Astronauts re-enter space module after docking
Updated: 2013-06-23 13:31
BEIJING - Three astronauts aboard the Shenzhou-10 spacecraft re-entered the orbiting Tiangong-1 space module after successfully completing a manual docking procedure on Sunday, according to the Beijing Aerospace Control Center.
Launched on June 11 from northwest China's Gobi Desert, the Shenzhou-10 manned spacecraft completed a manual docking procedure with the Tiangong-1 at 10:07 a.m. Sunday. The three astronauts entered the module at 1:09 p.m. They will carry out scientific experiments aboard the module.
On June 13, the Shenzhou-10 successfully completed an automated docking procedure with the Tiangong-1, with three astronauts aboard the Shenzhou-10 entering the space module.
At 8:26 a.m. Sunday, the spacecraft was manually separated from the Tiangong-1 module.
After the Beijing Aerospace Control Center remotely examined the spacecraft and the module, the Shenzhou-10 approached the module, with astronaut Nie Haisheng piloting the spacecraft and the other two crew members, Zhang Xiaoguang and Wang Yaping, monitoring instruments and making sure the craft was on target.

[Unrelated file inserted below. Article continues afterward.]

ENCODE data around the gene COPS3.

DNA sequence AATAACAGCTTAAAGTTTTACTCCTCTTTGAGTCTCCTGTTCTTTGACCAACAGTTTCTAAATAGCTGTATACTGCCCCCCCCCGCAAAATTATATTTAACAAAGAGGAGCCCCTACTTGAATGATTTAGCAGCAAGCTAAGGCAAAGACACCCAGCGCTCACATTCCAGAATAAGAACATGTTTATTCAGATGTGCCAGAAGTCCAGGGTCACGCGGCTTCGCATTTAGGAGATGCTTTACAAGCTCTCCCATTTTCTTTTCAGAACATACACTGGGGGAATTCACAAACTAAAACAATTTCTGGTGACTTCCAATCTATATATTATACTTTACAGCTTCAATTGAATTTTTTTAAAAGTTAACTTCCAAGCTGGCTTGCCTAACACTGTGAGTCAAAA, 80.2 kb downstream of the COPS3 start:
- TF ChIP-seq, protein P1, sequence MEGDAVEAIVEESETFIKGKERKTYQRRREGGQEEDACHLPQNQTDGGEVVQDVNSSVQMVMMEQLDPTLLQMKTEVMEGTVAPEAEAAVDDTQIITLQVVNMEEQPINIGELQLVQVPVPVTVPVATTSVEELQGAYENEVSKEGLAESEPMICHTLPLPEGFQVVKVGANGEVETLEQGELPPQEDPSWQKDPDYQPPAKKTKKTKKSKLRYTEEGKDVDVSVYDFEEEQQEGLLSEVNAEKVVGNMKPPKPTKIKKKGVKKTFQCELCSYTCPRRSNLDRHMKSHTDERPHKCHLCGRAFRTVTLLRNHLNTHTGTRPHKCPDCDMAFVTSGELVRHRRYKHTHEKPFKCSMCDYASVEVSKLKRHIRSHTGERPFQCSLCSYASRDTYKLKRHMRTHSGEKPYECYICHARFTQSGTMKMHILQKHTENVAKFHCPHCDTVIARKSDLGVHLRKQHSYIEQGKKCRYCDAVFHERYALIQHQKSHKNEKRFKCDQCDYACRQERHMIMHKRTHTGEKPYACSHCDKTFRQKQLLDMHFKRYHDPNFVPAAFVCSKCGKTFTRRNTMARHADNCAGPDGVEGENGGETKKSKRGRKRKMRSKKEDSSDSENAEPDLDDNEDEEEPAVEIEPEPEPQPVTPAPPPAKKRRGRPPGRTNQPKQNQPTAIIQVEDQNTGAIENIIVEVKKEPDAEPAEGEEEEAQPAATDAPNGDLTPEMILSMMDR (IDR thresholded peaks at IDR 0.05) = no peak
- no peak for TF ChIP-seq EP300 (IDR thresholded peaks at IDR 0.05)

At 10:00 a.m. the spacecraft made contact with the Tiangong-1 and at 10:07, the two connected.
The Shenzhou-10 is China's fifth manned spacecraft. Its current flight is China's first application-orientated space flight since the country's manned space program started in 1992.
China is the third country after the United States and Russia to acquire the technologies and skills necessary for space rendezvous and docking procedures, as well as supply manpower and material for an orbiting module via different docking methods.
Previous docking procedures conducted between Shenzhou-type spacecraft and the space module include two automated dockings by the unmanned Shenzhou-8 in 2011 and both an automated and manual docking by the manned Shenzhou-9 in 2012.
The Tiangong-1 space lab has been in orbit for more than 600 days. It will remain in service for another three months.
The module is considered the first step in building a permanent space station, which the country aims to do by 2020.